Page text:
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General James Shields, Soldier, Orator, Statesman

General James Shields photo
General James Shields signature

Minnesota Historical Society.
Vol. XV. Plate XVII.


Soldier, Orator, Statesman.[1]


James Shields was born in County Tyrone, Ireland, May 12, 1806. Many authorities place this date four years later, but the original family records, now in the hands of St. Paul relatives, confirm much collateral evidence of the correctness of this statement. He was of notable ancestry. In the paternal line it was distinctly Irish and Catholic, but a great-grandmother was English, and his mother was Scottish. For generations the Shields family were people of property, education, and consideration, living at Cranfield, County Antrim, Province of Ulster. At the battle of the Boyne, in 1690, Daniel Shields and four sons fought on the losing side, that of King James II. There the father and one son were killed. Two of the surviving sons went to Spain, where one of them became a general and finally Captain General of Cuba. Daniel, the youngest son, remained in Ireland, but suffered from the confiscations and banishment visited on the Catholic soldiers of the dethroned king by William of Orange, the victor.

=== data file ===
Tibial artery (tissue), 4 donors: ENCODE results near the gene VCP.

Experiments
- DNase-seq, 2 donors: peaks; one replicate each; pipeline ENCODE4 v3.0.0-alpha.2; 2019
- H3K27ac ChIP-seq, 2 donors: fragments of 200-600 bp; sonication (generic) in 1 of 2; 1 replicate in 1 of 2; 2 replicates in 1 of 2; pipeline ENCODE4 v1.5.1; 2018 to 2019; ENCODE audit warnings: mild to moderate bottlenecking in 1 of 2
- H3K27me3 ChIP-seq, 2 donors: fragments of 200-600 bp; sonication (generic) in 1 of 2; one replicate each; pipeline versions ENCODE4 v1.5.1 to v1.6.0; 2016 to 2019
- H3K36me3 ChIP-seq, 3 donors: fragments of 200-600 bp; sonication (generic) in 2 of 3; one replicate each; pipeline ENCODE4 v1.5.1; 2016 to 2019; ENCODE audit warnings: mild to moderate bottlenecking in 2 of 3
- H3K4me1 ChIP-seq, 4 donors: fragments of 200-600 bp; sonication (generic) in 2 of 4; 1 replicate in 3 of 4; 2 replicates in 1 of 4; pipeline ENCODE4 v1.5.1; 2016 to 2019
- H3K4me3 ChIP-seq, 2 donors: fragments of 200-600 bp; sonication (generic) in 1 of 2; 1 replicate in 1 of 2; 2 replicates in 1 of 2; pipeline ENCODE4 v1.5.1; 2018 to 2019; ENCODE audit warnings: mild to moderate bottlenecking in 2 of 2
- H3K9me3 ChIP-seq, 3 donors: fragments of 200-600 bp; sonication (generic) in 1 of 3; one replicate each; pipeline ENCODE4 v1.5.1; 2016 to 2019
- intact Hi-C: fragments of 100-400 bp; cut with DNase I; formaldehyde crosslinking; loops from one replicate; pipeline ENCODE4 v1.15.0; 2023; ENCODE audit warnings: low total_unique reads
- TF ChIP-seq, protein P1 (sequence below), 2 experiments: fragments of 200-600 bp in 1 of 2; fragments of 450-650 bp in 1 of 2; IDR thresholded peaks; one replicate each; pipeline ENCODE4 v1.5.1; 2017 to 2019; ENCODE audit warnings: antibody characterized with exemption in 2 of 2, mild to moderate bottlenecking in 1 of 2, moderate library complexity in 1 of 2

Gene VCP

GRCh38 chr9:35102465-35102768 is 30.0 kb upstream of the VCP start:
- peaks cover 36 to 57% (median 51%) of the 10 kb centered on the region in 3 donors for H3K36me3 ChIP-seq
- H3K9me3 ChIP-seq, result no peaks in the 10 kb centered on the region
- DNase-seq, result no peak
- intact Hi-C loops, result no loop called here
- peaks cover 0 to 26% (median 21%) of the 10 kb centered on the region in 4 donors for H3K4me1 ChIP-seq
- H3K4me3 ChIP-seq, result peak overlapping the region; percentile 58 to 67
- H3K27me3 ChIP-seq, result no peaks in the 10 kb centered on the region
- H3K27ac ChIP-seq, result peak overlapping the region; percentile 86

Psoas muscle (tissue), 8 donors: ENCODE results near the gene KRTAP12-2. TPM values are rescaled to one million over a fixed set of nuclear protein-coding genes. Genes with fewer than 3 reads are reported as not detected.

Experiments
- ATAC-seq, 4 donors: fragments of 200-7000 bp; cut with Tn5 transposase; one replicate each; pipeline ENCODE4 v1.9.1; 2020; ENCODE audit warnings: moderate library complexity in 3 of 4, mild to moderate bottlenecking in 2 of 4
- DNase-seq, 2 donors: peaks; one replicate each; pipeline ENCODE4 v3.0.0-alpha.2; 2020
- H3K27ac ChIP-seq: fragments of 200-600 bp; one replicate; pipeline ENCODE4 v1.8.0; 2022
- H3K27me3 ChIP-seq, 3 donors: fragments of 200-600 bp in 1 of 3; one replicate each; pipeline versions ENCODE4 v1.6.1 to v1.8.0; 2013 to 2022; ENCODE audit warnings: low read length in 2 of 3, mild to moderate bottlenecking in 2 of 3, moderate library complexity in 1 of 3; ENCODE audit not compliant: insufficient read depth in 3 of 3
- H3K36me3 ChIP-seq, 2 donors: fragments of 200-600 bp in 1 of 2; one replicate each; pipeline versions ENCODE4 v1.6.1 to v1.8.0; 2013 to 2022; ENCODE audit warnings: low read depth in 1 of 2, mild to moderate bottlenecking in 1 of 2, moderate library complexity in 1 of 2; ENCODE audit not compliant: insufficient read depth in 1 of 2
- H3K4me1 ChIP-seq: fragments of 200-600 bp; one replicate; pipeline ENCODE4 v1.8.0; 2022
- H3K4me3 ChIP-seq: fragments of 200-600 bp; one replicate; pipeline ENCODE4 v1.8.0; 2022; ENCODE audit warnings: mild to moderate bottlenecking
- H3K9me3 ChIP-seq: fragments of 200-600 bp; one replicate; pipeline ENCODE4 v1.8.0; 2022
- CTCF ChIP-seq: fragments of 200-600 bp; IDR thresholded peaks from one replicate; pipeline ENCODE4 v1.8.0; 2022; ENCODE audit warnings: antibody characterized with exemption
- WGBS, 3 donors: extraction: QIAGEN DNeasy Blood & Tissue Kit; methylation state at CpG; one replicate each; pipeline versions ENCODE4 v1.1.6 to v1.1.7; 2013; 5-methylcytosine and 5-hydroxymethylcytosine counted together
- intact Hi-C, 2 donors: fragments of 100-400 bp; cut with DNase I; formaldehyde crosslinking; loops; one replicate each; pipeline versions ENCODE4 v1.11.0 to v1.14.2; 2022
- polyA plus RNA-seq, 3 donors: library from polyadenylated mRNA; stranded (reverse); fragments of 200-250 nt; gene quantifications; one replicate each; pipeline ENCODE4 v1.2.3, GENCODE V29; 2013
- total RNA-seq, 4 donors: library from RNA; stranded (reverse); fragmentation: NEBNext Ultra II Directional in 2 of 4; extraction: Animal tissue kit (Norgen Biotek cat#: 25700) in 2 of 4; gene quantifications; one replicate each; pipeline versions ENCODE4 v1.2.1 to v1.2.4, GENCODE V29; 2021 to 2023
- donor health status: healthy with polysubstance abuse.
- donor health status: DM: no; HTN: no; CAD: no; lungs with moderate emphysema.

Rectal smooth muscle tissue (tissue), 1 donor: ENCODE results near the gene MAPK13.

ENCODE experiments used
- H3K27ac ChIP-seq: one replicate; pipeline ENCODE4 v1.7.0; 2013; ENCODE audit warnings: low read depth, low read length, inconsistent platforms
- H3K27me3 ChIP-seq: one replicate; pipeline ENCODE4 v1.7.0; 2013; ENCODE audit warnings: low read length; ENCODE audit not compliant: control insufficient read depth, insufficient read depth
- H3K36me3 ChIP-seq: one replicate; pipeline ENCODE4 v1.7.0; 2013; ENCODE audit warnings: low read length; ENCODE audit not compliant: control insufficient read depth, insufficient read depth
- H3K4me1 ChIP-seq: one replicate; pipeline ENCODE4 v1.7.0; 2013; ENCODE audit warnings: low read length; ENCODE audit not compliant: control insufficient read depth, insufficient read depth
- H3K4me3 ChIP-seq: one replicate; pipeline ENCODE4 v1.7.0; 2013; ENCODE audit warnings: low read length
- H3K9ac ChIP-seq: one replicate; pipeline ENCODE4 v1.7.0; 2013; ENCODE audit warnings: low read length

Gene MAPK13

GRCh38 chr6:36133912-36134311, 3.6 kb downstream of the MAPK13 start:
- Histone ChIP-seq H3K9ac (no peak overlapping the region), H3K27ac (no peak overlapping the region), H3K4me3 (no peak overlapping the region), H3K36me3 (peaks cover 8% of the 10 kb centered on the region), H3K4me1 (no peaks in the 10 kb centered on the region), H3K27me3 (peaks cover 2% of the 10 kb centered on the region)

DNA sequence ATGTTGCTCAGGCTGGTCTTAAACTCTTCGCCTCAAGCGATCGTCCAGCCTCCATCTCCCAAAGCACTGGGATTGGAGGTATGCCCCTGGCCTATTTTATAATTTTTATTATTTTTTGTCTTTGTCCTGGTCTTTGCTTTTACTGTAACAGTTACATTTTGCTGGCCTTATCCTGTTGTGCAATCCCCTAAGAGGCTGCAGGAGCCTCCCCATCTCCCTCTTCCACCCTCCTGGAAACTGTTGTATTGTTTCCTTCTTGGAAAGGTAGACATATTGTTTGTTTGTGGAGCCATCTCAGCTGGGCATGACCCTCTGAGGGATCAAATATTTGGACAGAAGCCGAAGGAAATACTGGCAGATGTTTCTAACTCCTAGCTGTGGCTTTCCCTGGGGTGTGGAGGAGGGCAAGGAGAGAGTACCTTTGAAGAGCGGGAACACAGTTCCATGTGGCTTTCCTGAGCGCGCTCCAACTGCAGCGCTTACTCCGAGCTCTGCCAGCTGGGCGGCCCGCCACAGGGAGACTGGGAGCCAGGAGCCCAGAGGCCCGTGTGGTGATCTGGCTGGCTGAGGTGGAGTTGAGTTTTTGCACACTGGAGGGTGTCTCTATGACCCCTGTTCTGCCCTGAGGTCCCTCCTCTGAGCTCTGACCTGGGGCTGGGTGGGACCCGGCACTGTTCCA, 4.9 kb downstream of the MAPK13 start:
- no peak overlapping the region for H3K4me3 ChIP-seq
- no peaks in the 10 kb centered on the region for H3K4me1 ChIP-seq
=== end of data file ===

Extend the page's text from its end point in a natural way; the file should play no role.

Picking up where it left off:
This Daniel married an English girl, whom he had romantically rescued from drowning, and settled on mountain land at Altmore, County Tyrone. He was the direct ancestor of the future American general and senator. Charles Shields, a grandson of Daniel, married Katherine McDonnell, of Glencoe, Scotland, lineage, a woman of education and refinement. To them were born James, the subject of this memoir, Daniel, and Patrick, who thus inherited an infusion of the Scotch-Irish blood which has been manifest in many distinguished Americans. Daniel was the father of Lytton E. Shields and the grandfather of James Shields and Lytton J. Shields, all of whom have long resided in Saint Paul.